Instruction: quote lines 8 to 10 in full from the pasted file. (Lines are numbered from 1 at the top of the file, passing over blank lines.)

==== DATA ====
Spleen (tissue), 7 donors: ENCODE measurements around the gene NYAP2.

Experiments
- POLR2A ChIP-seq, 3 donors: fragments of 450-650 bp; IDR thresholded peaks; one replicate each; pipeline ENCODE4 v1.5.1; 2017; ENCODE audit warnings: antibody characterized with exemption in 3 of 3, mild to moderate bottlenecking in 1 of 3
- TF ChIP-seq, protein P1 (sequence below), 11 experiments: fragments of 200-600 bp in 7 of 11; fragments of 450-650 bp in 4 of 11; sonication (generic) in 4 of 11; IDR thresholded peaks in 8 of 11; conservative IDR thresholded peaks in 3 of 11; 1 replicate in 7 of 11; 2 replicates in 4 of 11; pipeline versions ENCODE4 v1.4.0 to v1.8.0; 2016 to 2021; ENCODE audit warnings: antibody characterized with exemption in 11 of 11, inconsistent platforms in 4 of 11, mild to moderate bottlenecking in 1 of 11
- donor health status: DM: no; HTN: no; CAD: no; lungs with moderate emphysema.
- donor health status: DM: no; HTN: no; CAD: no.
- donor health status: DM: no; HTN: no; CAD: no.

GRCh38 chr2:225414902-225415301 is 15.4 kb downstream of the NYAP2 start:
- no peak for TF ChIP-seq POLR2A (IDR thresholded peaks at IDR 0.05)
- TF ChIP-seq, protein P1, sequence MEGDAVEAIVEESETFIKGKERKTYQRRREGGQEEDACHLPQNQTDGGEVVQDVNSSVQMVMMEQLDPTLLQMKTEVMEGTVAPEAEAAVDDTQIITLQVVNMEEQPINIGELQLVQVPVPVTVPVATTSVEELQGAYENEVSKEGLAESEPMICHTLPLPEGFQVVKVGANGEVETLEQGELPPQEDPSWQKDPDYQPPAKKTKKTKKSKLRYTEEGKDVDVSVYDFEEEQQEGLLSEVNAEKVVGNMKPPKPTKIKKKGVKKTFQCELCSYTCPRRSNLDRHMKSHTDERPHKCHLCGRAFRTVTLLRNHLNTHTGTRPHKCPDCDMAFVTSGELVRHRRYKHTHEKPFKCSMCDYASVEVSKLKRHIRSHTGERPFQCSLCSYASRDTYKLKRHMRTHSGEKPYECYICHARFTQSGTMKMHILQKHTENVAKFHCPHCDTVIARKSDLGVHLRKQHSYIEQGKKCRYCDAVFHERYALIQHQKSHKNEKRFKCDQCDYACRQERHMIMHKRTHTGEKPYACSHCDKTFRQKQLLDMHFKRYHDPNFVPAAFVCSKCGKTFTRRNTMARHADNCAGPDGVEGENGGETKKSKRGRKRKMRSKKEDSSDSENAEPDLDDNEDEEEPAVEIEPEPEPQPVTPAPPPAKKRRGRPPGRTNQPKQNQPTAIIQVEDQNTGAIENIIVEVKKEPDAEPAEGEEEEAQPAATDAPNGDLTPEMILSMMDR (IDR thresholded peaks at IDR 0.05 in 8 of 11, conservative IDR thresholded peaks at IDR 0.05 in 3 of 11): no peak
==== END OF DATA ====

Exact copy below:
GRCh38 chr2:225414902-225415301 is 15.4 kb downstream of the NYAP2 start:
- no peak for TF ChIP-seq POLR2A (IDR thresholded peaks at IDR 0.05)
- TF ChIP-seq, protein P1, sequence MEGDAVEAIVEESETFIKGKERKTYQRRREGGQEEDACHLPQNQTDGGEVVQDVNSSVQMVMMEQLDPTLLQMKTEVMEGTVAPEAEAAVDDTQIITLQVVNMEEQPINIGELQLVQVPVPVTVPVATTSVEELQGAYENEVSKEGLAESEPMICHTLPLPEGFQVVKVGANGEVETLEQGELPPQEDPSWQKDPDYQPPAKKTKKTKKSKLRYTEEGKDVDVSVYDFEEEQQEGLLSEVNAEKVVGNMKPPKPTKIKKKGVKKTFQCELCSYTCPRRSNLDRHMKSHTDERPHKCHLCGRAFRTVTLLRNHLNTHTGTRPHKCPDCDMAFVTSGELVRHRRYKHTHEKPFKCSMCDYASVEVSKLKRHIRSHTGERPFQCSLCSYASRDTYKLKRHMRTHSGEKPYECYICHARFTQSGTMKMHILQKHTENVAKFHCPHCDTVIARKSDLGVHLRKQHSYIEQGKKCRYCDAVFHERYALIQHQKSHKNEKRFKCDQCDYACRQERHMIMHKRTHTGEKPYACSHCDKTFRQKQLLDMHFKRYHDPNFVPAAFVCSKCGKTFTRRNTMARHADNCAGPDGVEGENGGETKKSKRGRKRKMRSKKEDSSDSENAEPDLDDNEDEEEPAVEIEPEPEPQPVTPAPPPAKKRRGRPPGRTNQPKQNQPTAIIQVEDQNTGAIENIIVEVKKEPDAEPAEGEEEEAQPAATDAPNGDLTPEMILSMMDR (IDR thresholded peaks at IDR 0.05 in 8 of 11, conservative IDR thresholded peaks at IDR 0.05 in 3 of 11): no peak